Let’s Talk About Yarn, Baby: Shawl Knitting Yarn
We’re knitters, and our materials are yarn and needles. We turn yarn into shawls, socks, sweaters and other wearable items using some knitting needles and our inspiration and knitting patterns. So it’s time to talk about yarn, baby! Especially about shawl knitting yarn – and about all that yarn used in shawl knitting.
Yarn is made out of a variety of fibers. Wool, cotton, silk are just a few examples out of many, and blends are quite common (for example wool mixed with silk). It comes in different weights and can be plied or just one single strand. Yarn can be handspun or made industrially and can have any color – solid, semi-solid or busy and colorful, or even self-striping.
Knitting yarns come in different weights, or thicknesses. The thickness of your yarn has a huge impact on the look of your knitted fabric, and certainly affects the amount of time it takes to complete your shawl knitting project. Yarn weight determines how many stitches it takes to knit 4 inches (10 cm).
Although there are no official categories for yarn weights, many knitting books, designers and yarn manufacturers use common terms to indicate a yarn’s thickness and the size of the needle with which you work on the yarn. We use the standard yarn weight system by the Craft Yarn Council. Relevant weights for shawl knitting are lace (0) to light/DK (3). Sometimes medium weight (4), also called Aran or worsted weight, is used for shawls but it is rare.
Lace weight yarn usually has about 660 – 990 yards (600-900 meters) per 100g skein. Needles size 2.5 – 6 (3 – 4 mm) works well for this weight when knitting shawls, especially lace shawls.
Super fine is also called fingering weight. Fingering weight yarn usually has about 440 yards (400 meters) per 100g skein. Needles size 4 – 7 (3.5 – 4.5 mm) works well for this weight for shawl knitting.
Fine weight is also called sport weight yarn. It usually has about 385 yards (350 meters) per 100g skein. Needles size 6 – 9 (4 – 5.5 mm) works well for this weight for shawl knitting.
Light weight is also called DK weight yarn. It usually has about 330 yards (300 meters) per 100g skein. Needles size 7 – 10 (4.5 – 6 mm) works well for this weight for shawl knitting.
Shawl Knitting Yarn: Fiber
Yarn comes in various fibers: wool, cotton, silk, Alpaca, Mohair, and many others. Blends of different fibers in one yarn are very common. The examples are endless – the most used ones are wool & silk, wool & cotton and wool & polyamide (the latter is used lots for socks). The type of fiber used for a specific yarn has a huge impact on the drape, weight, stretch and texture of your finished item.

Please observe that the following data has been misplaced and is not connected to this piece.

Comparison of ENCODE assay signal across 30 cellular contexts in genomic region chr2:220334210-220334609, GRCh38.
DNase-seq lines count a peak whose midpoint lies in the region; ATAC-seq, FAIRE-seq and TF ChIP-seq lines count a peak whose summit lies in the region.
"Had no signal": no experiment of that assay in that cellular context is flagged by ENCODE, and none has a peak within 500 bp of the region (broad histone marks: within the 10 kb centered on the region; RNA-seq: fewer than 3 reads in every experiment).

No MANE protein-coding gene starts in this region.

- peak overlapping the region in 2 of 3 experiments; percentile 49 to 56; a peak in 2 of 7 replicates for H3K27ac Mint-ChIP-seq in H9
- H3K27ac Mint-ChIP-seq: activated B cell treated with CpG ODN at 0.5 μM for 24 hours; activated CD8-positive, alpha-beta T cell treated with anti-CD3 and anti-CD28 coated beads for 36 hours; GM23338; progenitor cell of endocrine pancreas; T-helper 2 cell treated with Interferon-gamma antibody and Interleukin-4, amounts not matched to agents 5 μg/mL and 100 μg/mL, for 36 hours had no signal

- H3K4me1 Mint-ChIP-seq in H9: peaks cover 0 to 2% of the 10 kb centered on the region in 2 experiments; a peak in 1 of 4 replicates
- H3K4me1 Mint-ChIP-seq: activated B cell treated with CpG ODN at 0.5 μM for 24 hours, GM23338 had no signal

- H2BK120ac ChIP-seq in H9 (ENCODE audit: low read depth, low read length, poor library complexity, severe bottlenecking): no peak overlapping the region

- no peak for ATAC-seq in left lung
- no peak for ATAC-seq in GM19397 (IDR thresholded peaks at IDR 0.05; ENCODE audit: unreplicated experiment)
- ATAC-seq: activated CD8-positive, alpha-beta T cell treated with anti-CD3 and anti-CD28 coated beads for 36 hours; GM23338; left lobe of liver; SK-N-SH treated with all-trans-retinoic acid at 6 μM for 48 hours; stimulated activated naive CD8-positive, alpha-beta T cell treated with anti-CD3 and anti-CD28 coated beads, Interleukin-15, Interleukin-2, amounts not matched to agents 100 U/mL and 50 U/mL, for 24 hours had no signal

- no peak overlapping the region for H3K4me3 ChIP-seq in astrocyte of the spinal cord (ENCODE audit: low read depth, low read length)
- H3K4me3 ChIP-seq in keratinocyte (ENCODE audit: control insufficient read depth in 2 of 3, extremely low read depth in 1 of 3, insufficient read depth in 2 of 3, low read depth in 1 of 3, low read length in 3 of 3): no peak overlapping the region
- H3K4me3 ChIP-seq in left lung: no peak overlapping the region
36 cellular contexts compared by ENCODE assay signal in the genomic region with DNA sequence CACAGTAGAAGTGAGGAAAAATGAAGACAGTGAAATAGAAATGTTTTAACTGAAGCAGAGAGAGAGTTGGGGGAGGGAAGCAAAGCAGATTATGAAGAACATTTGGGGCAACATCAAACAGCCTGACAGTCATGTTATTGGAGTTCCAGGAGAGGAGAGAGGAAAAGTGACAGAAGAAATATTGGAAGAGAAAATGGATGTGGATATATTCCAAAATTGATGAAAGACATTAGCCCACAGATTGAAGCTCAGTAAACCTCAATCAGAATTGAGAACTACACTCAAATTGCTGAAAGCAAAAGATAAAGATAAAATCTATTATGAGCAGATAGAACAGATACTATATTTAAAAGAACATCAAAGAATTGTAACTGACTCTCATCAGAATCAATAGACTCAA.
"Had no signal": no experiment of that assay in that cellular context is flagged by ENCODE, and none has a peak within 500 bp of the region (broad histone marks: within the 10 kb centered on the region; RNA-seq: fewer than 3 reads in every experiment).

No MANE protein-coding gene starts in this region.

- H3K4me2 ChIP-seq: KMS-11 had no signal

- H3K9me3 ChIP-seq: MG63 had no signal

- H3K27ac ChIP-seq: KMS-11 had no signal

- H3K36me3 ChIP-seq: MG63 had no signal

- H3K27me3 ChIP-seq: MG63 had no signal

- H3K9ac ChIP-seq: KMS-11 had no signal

The bigger your finished item and the heavier the weight, the lighter your fiber should be to ensure good wearability of your finished shawl. Mohair is lighter than wool, wool is lighter than silk (but has about the same weight as Alpaca). Cotton and bamboo as well as milk fiber are amongst the heavier ones.
My Favourite Yarns
The fiber I use most are wool (especially Merino), silk, Alpaca, and cotton. I use blends a lot, especially 50/50 or 70/30 blends of wool and silk, and 70/30 blends of both wool and Mohair as well as wool and cotton. Blends made of Alpaca and silk are a dream to work with.
My all-time favourites are (in no specific order):
Wollmeise Pure 100% Merino, Malabrigo Yarn Sock, Das Mondschaf Andromeda, and Yarn Indulgences Indulgent Love.
What is your favourite yarn? Make sure to let me know and share your most loved yarn by leaving a comment!
3 thoughts on “Let’s Talk About Yarn, Baby: Shawl Knitting Yarn”
I like a wool and silk blend for shawls. I have used alpaca and was pleased with the results, but I gave the shawl to my sister. I’ll have to ask her how it held up.
I spin my yarns but I use Marianated yarns, Baad Mom yarns and yarns I’ve been gifted such as Madeline Tosh.
My favorite yarns to knit are mainly cashmere & cashmere blends. I love love 65/35 cashmere silk blends, but find I’m hoarding rather than knitting them, which I have to change. Love the hand of Madelinetosh & Woolmeise yarns. There are so many fantastic yarns out there.